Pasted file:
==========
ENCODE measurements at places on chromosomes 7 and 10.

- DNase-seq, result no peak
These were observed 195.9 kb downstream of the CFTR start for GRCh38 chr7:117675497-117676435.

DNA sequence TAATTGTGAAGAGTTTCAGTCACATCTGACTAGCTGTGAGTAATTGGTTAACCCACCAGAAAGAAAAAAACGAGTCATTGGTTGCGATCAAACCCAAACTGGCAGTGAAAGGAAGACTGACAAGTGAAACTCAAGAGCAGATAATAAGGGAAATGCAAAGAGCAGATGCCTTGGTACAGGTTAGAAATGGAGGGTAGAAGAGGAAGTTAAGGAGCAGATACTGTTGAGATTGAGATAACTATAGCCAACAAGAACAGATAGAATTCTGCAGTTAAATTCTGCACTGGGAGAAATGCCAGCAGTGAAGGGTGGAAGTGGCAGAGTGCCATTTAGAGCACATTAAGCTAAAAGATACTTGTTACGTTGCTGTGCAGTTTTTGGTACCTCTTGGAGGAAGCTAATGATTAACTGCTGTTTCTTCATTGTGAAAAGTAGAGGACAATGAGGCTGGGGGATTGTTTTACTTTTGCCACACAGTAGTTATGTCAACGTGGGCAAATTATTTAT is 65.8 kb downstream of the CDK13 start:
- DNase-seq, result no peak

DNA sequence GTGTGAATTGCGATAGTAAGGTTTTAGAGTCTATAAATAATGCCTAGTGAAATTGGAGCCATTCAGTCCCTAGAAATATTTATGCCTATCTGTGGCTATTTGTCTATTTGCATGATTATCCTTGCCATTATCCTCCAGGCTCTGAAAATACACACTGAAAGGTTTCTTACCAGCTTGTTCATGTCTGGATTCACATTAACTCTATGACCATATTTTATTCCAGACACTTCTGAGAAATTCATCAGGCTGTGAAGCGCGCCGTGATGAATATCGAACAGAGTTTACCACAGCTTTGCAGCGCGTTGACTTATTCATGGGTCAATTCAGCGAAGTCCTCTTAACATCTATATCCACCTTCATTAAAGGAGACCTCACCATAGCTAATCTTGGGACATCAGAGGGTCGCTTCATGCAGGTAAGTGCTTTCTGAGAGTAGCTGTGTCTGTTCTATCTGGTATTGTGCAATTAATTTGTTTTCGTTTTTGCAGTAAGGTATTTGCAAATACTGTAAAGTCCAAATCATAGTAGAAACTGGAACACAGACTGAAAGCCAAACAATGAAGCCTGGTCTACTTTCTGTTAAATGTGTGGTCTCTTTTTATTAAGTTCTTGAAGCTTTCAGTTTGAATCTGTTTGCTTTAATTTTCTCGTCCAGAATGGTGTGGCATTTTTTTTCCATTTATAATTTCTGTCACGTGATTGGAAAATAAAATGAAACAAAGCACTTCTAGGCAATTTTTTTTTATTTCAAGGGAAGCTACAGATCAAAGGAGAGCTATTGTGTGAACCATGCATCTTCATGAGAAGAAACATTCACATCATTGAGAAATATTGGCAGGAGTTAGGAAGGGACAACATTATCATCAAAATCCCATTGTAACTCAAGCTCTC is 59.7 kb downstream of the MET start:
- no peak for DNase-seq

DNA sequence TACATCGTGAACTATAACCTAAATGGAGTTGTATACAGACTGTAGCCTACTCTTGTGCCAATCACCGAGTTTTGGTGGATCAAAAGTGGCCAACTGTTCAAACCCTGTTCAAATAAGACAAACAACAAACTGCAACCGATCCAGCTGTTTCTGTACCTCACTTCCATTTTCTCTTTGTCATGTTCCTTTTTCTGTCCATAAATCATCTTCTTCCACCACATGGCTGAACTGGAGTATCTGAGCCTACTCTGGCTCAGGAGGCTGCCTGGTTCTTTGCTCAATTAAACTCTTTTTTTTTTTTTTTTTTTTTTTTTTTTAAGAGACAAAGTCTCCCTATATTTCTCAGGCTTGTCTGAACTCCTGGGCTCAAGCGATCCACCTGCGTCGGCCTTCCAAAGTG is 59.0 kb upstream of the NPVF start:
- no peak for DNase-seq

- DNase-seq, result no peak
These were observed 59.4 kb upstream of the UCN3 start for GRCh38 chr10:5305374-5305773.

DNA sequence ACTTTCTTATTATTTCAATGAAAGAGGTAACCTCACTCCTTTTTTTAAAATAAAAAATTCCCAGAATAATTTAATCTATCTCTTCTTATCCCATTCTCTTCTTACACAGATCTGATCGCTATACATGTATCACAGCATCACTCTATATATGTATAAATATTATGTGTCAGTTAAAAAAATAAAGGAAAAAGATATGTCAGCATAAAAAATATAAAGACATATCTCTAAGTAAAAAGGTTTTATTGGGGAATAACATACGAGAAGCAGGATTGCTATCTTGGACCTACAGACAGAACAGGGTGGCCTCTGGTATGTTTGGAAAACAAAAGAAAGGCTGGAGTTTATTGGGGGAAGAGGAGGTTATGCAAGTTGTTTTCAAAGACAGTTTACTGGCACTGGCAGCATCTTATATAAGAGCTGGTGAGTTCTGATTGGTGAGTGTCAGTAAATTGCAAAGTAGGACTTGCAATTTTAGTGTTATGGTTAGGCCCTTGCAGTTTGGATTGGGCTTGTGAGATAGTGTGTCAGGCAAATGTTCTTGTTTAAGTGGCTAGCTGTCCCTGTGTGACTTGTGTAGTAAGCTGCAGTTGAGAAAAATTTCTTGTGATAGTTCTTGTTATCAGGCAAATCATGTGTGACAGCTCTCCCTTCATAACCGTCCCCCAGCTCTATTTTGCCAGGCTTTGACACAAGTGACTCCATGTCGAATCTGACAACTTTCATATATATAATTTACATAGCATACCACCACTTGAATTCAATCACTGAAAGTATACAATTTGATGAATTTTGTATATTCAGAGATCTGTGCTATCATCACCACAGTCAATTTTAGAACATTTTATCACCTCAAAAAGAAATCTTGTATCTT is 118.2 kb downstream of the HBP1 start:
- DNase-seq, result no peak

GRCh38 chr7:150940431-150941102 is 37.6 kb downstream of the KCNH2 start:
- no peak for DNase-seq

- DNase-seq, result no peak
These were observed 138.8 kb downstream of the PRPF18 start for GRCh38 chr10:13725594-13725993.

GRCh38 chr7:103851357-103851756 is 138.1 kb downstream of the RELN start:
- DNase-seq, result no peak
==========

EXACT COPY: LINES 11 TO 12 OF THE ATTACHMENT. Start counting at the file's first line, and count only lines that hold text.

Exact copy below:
These were observed 59.4 kb upstream of the UCN3 start for GRCh38 chr10:5305374-5305773.

DNA sequence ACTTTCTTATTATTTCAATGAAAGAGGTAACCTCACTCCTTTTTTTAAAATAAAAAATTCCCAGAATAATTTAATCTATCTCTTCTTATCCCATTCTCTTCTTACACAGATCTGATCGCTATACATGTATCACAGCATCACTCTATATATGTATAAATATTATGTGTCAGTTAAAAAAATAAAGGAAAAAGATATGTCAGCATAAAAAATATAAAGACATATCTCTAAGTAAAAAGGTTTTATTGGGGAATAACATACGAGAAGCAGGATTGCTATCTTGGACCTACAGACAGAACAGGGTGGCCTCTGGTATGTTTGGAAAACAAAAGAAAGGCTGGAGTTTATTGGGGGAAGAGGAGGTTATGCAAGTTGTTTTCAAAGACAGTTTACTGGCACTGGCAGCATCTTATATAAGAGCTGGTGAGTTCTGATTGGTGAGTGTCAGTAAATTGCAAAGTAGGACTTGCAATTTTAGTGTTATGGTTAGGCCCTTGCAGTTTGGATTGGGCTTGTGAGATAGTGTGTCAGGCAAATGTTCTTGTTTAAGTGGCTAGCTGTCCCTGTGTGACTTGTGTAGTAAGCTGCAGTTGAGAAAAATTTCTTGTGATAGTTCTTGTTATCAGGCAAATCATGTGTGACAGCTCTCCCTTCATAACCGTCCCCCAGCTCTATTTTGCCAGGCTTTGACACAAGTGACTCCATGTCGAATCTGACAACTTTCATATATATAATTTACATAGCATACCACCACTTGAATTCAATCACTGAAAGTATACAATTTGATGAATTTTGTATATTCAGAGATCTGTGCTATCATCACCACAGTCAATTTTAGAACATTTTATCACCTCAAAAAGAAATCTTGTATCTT is 118.2 kb downstream of the HBP1 start: